Teet Kallas is probably the writer every Estonian knows very well, as he has since 1996 been the scriptwriter of the country´s most well known TV drama serial Õnne 13 (13 Fortune Street) with a weekly audience of 250, 000 people. But as a writer, and a very captivating one, Kallas belongs to the mighty literary generation of the nineteen-sixties, of new and experimental modernist traits and forms.
Born in 1943, Kallas began writing in secondary school and made his debut in a magazine in 1958 and with a book, Nii palju päikest (So Much Sunshine) in 1964. He began mostly with short stories for youth (a lot of them gathered together in the collection Väikesed hobused särava vikerkaare all (Little Horses under the Glistening Rainbow, 1980), which became very popular – the title story was written while serving in the army in Palanga, Lithuania, keeping guard in an anti-aircraft defence observation tower. Then, at last, came his first novel - a novel-revue, Heliseb-kõliseb (Jingle, 1972), a mystical, road-movie like book, a cult novel and according to some critics one of the best books ever written in this language, to be his breakthrough into `major literature´. It was written in prison and mental hospital, as the KGB arrested Kallas, accused in anti-Soviet propaganda, in 1969. It describes a scientist´s ride around the Soviet youth summer camps and has perhaps because of its writing conditions the exceptional feeling of freedom, or yearning, in it. The camps were organized as a substitute for the prohibited church confirmation. The novel has been compared to Jack Kerouac and in some way resembles Mikhail Bulgakov with its fantasy, and reality melting into a fairy-tale.
As a very prolific author, Kallas has written, besides novels and short stories, feuilletons, parodies, humorous sketches, radio plays, newspaper columns and articles on current public and political affairs, scenarios, and last but not least, song lyrics and poetry. His only play is titled Neli vestlust armastusest (Four Conversations About Love, 1972).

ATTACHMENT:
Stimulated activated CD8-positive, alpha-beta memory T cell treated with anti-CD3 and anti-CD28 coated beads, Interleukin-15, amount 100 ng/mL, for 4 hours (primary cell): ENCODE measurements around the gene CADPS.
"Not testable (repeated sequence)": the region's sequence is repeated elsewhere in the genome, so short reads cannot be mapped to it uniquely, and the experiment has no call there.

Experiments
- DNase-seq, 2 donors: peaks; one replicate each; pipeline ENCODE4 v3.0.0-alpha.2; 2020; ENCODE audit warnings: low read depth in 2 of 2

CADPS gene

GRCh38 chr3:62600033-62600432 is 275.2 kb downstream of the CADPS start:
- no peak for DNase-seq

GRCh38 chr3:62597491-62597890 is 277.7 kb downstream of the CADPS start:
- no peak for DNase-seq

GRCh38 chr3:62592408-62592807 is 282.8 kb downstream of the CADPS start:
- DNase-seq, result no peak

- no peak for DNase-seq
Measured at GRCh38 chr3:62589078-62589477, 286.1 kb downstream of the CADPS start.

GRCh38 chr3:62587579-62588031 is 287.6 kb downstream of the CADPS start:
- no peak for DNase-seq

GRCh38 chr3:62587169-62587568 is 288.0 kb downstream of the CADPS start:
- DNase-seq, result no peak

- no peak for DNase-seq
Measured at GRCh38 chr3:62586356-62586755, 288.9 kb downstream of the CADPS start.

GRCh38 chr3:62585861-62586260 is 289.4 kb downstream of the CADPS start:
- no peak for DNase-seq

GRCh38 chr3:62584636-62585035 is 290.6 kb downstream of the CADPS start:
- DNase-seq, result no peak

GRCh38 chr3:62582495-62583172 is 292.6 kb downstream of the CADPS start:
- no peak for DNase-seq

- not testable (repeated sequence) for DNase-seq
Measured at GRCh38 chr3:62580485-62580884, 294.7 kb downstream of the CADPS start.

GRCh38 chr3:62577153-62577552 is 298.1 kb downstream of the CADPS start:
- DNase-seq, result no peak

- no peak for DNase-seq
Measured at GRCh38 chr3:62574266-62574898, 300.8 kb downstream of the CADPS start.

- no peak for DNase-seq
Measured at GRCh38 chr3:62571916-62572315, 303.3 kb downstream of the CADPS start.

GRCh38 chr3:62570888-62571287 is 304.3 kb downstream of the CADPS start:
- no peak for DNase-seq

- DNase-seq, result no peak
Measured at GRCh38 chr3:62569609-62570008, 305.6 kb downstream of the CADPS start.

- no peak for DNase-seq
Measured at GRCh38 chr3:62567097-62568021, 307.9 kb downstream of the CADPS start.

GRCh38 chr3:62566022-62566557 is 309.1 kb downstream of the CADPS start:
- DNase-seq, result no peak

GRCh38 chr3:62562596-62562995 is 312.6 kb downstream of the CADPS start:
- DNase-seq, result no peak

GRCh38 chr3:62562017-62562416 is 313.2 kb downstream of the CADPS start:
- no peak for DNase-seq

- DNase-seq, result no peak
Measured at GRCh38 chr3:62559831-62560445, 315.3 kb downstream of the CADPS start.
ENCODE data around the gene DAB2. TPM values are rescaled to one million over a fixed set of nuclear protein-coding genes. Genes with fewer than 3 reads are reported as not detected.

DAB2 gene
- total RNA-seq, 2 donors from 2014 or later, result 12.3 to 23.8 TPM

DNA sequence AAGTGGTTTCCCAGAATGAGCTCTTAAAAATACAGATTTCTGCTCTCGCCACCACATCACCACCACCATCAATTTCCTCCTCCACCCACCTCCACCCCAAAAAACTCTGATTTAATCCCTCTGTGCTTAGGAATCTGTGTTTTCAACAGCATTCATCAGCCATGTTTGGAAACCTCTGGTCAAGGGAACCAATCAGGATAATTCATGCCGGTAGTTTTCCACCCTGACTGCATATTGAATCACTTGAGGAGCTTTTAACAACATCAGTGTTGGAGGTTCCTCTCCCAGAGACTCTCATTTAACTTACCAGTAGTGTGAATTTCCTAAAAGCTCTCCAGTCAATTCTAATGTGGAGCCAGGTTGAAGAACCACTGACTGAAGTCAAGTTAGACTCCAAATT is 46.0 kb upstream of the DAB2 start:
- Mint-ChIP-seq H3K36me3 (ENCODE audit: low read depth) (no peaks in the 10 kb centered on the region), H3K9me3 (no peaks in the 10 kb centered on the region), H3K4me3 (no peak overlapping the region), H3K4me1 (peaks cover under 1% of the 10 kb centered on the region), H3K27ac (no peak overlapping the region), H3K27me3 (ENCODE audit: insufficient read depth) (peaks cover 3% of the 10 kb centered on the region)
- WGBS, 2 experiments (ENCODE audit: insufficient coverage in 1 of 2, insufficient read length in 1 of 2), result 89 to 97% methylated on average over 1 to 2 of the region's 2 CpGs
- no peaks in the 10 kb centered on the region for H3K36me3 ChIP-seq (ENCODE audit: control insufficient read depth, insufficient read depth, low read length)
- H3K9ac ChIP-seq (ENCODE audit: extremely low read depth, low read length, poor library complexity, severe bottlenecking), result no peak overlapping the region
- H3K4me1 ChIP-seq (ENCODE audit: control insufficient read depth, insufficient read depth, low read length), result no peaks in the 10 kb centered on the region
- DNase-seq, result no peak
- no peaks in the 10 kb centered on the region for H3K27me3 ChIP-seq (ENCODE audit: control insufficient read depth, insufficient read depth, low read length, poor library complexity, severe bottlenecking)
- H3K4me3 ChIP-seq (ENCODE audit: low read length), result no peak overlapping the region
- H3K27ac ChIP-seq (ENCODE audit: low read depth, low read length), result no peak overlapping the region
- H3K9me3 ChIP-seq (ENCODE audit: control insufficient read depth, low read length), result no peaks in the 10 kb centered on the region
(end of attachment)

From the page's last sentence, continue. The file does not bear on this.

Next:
He manages to surprise, and never loses his partly mystical interest, and he is not afraid of the unusual. For example, in the mythical Corrida (1979), written on altogether pragmatic grounds for a novel contest (it won second prize and has been translated into several languages), a literary critic spends his summer on a lonely islet with his young, Hemingway-reading wife, a windmill and lighthouse, ninety one young bulls and one very old, evil bull called Satan, several guests and ghosts of dead sealers. It has also been made into a movie.
Kallas has often written about life in modern cities, the loneliness and psychological stress, families falling apart, deadlocks, alcoholism, careerism, for example in the dystopian warning novel Janu (Thirst, 1983), in his own opinion his best book, and he has been as satirical as possible about the stagnation period of the nineteen-eighties. He has been attracted into the grotesque and absurd. As a writer, Kallas has named Nikolay Gogol, Vasily Aksyonov, Yuri Kazakov, and Anatoly Gladilin to take as models. He has actually translated Aksyonov among the others (Alexander Grin, Stephen King etc.), and Aksyonov, in his turn, has claimed to have been influenced by Kallas.
Teet Kallas has worked in newspapers, as an editor on the literary magazine Looming and in TV, in the President´s chancellery, and also as a politician, and has been a professional writer. He thinks of the writer´s career as a mission, especially in the case of small nations, and wants to write next about the end of the nineteen-sixties and the beginning of the next decade in Estonia.